Hi I’m going to review this book Crowdfunding, no Crowdsourcing. Sorry, I always, yeah, Crowdsourcing for Filmmakers by Richard Botto. RB. Yeah, this is a really, I would show you the cover, but it doesn’t … it’s nice, you can see the hands. That’s nice. Right?
Anyway, be that as it may, this is a great book. This is a really great book. Everybody who does business on the internet should read it. <laugh> Period, The end. That’s my review. I mean, seriously, five stars and well done.
Hi! Today, I’m reviewing Direct. I’m just gonna go ahead and tell you about this book in general, because I didn’t read it entirely from front to back all the way through, because essentially it’s preaching to the choir at this point. I mean, I agree with everything that’s in here pretty much. And I primarily wanted to read this to get to the potential solutions to the problem, the problem, of course, being the middleman that we are always dealing with now. And we are just so used to it that we don’t even think about it anymore. It’s just what we do. And I’ll just read you this one part. She talks about how … the author is Kathryn Judge, and she talks about how Amazon was built on the Walmart model of selling things
to sheep cheap.
Okay. I’m gonna do these at the same time because they have certain similarities. Aurora by David Koepp. I don’t know if I’m saying that right. Koepp. Aurora, I believe this is being made into a miniseries or something or limited series, sorry or something. Maybe I could be wrong about that, but it’s really, really excellent. It should be if it isn’t being. It’s about what happens when all the electricity goes out due to a natural disaster, something that we can’t control and suddenly there’s no electricity, the cell towers are down.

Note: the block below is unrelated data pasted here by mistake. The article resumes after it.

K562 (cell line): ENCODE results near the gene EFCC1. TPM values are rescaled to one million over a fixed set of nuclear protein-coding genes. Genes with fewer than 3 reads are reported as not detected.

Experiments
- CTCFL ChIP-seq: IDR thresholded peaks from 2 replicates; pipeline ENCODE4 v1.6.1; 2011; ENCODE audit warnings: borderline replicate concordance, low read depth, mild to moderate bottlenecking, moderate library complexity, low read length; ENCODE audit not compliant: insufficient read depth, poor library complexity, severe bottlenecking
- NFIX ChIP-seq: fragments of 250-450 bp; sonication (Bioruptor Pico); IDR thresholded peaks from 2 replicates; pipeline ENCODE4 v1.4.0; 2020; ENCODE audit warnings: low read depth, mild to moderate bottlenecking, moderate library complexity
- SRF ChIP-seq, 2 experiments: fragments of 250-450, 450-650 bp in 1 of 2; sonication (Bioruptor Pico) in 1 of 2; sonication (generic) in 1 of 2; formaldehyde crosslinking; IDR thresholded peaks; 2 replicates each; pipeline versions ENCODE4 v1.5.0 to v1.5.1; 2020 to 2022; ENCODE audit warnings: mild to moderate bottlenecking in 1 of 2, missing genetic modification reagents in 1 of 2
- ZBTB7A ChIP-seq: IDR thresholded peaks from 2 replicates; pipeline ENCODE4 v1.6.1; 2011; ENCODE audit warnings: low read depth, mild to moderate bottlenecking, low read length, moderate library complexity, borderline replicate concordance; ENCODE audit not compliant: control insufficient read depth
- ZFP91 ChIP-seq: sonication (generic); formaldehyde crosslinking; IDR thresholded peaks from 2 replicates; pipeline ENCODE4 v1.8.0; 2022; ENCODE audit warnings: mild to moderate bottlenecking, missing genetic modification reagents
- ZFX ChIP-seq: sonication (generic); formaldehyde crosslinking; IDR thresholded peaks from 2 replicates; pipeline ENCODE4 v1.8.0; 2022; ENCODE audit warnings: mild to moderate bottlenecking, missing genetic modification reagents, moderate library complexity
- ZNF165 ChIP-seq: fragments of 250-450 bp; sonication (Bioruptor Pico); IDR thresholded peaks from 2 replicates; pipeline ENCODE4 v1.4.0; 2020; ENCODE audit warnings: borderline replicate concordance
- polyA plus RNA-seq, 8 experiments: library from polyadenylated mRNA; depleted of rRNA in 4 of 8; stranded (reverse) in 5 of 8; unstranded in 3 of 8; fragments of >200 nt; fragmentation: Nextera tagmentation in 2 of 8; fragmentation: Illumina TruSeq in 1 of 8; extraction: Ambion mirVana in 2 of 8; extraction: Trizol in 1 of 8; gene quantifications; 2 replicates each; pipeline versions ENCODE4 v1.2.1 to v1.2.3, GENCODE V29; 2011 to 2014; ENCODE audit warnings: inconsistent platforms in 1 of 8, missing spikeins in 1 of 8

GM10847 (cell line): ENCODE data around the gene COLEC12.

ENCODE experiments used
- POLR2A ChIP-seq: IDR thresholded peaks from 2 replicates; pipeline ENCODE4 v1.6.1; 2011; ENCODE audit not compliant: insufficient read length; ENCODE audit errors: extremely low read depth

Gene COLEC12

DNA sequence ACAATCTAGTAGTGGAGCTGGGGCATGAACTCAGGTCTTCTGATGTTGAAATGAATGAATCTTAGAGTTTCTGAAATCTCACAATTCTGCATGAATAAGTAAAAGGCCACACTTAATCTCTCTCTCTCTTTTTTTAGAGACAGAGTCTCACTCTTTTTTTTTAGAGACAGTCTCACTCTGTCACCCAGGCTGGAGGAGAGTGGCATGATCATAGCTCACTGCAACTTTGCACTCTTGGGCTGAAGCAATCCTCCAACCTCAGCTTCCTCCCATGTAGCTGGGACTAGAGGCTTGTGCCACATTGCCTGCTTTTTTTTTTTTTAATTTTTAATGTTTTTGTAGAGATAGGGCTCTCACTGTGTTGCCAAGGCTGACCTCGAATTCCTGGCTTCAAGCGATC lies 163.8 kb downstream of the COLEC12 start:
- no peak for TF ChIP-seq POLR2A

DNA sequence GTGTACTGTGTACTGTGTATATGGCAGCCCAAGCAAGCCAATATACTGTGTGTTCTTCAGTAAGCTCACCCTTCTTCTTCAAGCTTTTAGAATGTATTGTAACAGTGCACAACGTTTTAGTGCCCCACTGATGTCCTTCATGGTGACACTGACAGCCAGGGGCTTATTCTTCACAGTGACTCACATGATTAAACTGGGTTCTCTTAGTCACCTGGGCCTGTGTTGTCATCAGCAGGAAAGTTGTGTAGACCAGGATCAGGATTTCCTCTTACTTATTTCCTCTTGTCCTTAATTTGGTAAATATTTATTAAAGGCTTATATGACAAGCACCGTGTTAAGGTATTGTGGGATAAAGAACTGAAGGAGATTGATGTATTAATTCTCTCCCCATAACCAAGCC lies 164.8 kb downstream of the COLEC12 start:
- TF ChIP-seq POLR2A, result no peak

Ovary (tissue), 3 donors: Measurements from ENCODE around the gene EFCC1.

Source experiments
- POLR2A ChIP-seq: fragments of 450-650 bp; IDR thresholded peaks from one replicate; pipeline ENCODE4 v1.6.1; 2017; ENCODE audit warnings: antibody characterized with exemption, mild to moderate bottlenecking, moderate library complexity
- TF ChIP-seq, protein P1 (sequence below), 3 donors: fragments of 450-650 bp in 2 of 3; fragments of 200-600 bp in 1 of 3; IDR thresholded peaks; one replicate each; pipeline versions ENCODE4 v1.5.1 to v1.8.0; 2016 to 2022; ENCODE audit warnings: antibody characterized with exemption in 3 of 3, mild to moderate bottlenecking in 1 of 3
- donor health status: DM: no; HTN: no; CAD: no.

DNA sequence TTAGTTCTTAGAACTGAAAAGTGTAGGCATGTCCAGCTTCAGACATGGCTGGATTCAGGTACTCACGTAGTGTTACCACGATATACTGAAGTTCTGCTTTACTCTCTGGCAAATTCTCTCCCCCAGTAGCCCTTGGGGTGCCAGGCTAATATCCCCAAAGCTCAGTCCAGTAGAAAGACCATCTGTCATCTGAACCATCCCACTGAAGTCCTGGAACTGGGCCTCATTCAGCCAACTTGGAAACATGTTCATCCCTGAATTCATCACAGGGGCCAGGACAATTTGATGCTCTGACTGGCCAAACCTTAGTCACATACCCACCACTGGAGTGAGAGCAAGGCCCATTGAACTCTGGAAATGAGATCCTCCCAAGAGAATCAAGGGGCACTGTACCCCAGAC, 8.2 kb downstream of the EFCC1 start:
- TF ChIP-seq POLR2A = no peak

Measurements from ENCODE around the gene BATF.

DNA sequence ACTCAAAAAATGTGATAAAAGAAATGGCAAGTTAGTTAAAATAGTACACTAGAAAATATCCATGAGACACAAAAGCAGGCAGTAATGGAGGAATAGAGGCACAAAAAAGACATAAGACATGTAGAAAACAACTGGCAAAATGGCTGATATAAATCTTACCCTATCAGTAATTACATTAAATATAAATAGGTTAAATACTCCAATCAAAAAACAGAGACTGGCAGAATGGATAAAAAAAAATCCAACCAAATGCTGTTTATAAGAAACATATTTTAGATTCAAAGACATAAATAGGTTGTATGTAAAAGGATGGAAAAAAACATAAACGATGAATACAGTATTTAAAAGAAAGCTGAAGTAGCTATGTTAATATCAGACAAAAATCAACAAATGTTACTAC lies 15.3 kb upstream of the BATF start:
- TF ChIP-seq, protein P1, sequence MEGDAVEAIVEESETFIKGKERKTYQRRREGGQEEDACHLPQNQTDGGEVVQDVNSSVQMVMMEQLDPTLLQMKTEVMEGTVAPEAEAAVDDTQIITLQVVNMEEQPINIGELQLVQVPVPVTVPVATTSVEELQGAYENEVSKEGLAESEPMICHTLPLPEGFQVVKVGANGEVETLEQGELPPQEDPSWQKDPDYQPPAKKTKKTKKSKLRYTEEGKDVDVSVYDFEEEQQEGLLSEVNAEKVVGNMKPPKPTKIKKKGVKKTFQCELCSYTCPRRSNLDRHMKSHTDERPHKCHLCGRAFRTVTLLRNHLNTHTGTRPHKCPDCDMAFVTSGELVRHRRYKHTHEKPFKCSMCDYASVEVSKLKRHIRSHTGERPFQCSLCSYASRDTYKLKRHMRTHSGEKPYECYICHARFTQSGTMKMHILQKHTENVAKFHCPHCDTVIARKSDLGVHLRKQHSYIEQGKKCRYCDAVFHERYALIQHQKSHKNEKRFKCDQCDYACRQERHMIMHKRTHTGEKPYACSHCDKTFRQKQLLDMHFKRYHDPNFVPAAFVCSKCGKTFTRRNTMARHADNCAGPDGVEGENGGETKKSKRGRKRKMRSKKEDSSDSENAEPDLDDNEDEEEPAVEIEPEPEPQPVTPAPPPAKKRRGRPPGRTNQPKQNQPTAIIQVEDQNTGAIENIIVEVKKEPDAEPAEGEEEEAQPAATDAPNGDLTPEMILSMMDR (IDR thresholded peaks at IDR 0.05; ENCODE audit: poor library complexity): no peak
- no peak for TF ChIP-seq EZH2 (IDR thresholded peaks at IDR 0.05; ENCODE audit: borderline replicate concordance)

There’s no internet. It’s all back to relying on your community again. That’s what it comes down to, and this gets into those issues in a big way. And you know, how do you, what approach do you take? Do you develop rapport with your neighbors, trust them, work together? Do you go off to a silo in the middle of nowhere and try to establish your own community? Like the brother of the protagonist, Mr. Rich Guy? I won’t say any names.
Speaking of which Palaces for the People. I wanted to mention this one at the same time that I mentioned this one, because this is a book that everybody should read. It’s about the importance of community. And I’m talking about not online community. I’m talking about the community that you live in, in reality. People talk so much about the metaverse, so much about social media.
When are we gonna start talking about where we live and what we need to do to make where we live livable. And when I say where we live, not, I mean, not only our community, but our planet in general. This is part of what will make the planet livable. Paying attention to what’s going on right in your own backyard. And I don’t nearly, I don’t like politics. That’s my problem. So getting politically involved is something that I hesitate to do, but I would recommend that you read this book by Eric Kleinenberg, I believe. “How Social Infrastructure Can Help Fight Inequality, Polarization, and the Decline of Civic Life.” Civic Life. So, and can probably promote more civil life. Maybe.
Anyway, those are the books that were supposed to be done for May. If I’m lucky, I may get to June’s books by the end of July, <laugh> take care and thanks. Thanks for watching. And that’s all folks for now. Anyway, talk to you later.
Originally published here.
PS: Yeah, right … :-/